For most of his life, Chung had eaten meat with every meal. His junior year, he experimented with veganism for two months ("It was really hard"), then went back to eating meat, but only a few times a week. Next he started biking to class--three miles each way. Then he stopped buying new stuff. "It's really lovely and freeing to feel like I don't need any new thing," he says in the midst of crossing two continents with fewer than 12 pounds of possessions.
Later this summer, Chung will meet four fellow Engineers for a Sustainable World members in Thailand to install a student-designed project. The team's hydroelectric generator will power a UV filter to provide 150 families with 720 gallons of clean water per hour.
Sometime after that, Chung will head home, and then he'll . . . he doesn't yet know.
Sarah Brylinsky Communications Management and Design, Ithaca College '08
A couple of months into a freshman seminar, Sarah Brylinsky sat through a PowerPoint presentation. It wasn't much more than a series of line charts from a 2001 Intergovernmental Panel on Climate Change report. But the charts had pluck. Their lines were fire engine red, and they rose fervently up, up, following the perilous trajectory of greenhouse gas concentrations and surface temperatures. The final slide was just a quote from David A. King, the former chief scientific adviser to the British government: "In my view, climate change is the most severe problem that we are facing today--more serious even than the threat of terrorism."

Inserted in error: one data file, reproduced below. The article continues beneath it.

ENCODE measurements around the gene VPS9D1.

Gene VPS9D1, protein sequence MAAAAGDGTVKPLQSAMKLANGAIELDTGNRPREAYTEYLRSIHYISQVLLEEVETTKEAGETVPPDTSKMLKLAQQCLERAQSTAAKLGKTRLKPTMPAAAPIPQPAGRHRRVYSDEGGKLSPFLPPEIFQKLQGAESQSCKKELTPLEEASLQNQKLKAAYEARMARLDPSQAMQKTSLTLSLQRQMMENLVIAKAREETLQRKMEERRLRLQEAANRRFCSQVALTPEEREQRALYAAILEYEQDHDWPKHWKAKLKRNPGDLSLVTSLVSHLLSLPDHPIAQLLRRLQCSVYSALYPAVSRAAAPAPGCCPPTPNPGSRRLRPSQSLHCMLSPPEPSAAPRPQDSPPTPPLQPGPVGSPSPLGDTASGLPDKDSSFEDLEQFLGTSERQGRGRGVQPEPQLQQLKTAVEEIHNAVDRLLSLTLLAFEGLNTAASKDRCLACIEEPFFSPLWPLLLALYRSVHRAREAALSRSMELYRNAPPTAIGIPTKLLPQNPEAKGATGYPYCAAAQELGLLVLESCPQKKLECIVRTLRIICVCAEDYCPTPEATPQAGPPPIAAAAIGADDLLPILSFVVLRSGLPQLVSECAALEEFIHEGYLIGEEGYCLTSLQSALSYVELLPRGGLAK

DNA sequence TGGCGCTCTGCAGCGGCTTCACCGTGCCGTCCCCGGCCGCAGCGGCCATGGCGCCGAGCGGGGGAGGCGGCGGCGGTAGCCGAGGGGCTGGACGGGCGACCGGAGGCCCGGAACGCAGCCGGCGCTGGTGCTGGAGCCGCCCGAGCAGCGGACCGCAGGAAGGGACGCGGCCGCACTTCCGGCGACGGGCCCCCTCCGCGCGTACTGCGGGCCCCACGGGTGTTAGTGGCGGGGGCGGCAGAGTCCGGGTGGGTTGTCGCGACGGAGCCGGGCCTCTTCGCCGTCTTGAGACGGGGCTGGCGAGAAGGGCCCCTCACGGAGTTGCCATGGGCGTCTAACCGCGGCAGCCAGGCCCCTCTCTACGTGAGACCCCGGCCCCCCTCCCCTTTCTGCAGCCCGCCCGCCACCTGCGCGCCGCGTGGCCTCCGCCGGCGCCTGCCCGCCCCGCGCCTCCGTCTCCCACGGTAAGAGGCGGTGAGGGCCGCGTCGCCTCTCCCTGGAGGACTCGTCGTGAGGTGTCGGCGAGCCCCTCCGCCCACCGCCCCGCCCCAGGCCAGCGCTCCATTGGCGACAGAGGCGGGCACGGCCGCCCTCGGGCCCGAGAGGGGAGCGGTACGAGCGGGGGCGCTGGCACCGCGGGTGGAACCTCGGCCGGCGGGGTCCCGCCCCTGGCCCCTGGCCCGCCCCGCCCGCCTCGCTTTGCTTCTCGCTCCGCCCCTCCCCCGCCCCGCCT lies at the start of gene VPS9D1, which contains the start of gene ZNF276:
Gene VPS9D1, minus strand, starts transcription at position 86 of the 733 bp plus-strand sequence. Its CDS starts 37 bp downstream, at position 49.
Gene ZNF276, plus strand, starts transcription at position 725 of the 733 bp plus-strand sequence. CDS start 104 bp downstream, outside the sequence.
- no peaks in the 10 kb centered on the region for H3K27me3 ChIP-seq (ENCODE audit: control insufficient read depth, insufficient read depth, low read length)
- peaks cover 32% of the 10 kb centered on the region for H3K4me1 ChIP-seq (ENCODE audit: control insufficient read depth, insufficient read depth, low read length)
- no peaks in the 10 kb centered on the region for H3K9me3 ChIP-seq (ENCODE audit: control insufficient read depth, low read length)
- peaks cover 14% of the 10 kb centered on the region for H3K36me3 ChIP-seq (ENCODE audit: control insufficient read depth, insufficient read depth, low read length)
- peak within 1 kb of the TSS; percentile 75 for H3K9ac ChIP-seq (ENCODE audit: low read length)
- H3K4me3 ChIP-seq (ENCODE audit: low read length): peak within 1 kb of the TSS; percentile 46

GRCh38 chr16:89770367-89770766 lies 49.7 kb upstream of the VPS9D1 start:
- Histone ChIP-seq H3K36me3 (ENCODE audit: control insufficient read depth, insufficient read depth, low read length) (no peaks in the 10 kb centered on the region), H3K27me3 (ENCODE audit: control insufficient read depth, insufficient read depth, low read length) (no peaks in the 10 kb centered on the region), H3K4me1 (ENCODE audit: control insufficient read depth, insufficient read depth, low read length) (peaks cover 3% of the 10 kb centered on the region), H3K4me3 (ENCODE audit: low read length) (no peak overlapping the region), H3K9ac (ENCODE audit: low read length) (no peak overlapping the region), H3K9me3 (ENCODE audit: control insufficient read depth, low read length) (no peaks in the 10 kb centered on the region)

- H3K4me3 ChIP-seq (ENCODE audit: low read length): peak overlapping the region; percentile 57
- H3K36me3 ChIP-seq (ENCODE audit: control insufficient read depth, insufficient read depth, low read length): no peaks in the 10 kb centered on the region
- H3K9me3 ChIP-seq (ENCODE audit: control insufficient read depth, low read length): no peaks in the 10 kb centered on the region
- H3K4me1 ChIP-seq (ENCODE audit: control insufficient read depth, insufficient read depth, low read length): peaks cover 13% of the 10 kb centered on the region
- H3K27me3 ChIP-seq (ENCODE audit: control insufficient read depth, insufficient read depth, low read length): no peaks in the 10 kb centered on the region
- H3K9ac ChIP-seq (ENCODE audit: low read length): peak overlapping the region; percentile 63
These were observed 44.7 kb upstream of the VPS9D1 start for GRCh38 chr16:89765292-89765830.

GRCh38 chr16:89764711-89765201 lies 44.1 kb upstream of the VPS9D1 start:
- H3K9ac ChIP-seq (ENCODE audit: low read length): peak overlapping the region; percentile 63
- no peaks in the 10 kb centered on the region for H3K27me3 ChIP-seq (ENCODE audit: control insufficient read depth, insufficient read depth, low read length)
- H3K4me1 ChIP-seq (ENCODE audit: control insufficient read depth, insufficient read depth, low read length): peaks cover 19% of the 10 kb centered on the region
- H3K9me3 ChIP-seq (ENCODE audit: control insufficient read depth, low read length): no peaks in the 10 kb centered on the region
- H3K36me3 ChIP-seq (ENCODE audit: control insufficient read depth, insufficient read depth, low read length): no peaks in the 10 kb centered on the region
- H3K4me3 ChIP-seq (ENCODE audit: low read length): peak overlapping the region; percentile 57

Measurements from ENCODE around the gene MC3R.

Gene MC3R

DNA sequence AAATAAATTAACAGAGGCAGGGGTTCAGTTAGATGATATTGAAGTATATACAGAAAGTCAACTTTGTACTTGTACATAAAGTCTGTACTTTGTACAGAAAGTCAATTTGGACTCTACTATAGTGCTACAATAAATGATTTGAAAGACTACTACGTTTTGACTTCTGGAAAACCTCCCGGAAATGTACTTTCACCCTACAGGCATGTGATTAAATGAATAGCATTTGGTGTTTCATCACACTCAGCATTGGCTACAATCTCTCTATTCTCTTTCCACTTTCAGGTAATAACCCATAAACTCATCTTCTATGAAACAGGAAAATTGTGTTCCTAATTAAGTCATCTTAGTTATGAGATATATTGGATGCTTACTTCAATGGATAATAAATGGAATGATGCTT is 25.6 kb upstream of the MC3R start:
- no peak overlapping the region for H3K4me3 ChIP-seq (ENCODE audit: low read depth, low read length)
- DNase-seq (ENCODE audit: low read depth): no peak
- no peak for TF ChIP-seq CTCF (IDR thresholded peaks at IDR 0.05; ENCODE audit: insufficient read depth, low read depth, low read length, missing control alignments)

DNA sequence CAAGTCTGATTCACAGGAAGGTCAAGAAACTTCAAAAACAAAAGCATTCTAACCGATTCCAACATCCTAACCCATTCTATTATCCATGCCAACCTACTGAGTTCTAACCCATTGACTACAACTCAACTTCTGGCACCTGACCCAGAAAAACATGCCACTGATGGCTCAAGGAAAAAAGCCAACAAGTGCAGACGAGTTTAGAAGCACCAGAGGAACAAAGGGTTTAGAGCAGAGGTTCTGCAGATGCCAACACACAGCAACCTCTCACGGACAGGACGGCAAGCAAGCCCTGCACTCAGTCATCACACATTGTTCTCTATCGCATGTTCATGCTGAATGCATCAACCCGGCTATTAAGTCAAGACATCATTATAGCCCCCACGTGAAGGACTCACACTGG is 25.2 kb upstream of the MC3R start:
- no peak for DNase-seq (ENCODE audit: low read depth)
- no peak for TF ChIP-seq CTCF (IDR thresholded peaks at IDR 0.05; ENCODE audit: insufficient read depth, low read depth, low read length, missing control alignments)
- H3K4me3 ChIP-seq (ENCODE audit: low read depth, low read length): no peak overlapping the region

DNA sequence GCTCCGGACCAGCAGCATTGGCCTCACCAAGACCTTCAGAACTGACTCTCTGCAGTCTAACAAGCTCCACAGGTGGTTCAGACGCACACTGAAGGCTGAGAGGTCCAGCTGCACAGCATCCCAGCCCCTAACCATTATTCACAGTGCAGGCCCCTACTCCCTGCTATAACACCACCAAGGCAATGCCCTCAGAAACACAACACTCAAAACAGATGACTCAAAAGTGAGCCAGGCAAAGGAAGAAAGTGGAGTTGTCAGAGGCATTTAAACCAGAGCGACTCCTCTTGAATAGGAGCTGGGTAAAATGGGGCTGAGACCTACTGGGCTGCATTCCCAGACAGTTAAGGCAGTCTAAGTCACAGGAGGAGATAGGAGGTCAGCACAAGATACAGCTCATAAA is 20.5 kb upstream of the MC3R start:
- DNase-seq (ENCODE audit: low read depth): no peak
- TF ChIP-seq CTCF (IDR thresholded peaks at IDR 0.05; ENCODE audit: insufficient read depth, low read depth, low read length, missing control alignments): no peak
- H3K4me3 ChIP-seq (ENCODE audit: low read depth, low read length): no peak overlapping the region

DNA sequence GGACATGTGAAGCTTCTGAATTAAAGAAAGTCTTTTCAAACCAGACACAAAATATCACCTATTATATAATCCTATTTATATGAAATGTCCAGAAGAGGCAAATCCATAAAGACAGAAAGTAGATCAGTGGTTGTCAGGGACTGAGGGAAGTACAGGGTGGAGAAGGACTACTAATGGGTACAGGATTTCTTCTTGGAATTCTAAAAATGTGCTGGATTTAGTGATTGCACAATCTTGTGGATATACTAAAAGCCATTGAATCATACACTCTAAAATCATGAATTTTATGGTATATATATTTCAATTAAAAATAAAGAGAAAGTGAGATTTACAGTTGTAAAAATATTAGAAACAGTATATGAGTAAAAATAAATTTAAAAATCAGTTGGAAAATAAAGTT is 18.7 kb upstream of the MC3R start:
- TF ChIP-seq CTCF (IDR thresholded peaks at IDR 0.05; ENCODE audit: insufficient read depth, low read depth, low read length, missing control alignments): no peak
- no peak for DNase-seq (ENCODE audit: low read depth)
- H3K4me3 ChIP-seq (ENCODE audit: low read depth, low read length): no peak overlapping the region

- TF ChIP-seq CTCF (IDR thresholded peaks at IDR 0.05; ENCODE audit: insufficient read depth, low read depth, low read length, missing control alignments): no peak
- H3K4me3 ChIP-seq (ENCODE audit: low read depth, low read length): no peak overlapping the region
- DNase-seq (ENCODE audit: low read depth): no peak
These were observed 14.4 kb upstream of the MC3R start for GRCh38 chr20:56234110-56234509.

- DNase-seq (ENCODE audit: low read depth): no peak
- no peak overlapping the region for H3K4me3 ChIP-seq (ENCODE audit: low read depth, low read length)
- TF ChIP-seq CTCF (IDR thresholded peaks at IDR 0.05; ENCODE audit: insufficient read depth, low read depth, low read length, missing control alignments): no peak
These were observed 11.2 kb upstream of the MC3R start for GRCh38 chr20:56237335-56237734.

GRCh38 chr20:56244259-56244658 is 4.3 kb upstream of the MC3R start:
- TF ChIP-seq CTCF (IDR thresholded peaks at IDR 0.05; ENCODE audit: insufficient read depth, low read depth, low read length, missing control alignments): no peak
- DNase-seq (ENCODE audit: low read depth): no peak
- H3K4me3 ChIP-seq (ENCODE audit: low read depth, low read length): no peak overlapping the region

Eight years later, Brylinsky reflects on that presentation with the same intensity she felt back then: "That day, I had this realization that if I couldn't devote myself to ensuring that there would be a world in which I could play my music, then it really wasn't worth making music at all."
Brylinsky had arrived at Ithaca College, in New York, intending to be a music major, alto saxophone in tow. Her first semester, she happened into that seminar, which had a name as big as its scope: Sustaining Our Worlds: Connecting People, Prosperity, and Our Planet. Because she had registered for classes late, seminars that sounded more interesting to her--like War, Sex, and Machinery Throughout the Ages--were already full.